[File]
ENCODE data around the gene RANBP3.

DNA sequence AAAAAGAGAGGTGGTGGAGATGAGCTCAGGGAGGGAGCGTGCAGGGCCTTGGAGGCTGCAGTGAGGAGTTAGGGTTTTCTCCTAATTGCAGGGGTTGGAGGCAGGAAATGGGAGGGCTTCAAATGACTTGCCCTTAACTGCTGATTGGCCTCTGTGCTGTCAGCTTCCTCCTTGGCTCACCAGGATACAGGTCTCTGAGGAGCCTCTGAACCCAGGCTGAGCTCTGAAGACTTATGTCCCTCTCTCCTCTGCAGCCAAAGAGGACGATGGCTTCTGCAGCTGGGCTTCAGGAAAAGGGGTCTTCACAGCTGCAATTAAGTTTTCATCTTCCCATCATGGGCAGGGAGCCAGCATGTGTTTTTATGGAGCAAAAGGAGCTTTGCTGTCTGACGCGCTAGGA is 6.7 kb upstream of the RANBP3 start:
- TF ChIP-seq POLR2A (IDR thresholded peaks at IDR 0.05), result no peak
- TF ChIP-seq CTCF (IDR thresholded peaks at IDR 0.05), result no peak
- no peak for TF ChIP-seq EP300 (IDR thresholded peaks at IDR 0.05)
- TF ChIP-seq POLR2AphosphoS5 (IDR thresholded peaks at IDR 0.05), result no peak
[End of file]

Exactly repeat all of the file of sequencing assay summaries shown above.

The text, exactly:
ENCODE data around the gene RANBP3.

DNA sequence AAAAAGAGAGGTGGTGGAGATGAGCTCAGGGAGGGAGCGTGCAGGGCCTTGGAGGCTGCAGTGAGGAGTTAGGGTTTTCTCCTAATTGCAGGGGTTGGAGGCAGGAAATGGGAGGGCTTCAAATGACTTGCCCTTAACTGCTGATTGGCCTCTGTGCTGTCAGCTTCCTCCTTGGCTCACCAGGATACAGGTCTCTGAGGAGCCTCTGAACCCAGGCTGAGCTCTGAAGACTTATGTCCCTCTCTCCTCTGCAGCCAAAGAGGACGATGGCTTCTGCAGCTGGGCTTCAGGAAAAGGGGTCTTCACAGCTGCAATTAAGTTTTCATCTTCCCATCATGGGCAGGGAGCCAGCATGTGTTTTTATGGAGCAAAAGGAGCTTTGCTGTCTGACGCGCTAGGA is 6.7 kb upstream of the RANBP3 start:
- TF ChIP-seq POLR2A (IDR thresholded peaks at IDR 0.05), result no peak
- TF ChIP-seq CTCF (IDR thresholded peaks at IDR 0.05), result no peak
- no peak for TF ChIP-seq EP300 (IDR thresholded peaks at IDR 0.05)
- TF ChIP-seq POLR2AphosphoS5 (IDR thresholded peaks at IDR 0.05), result no peak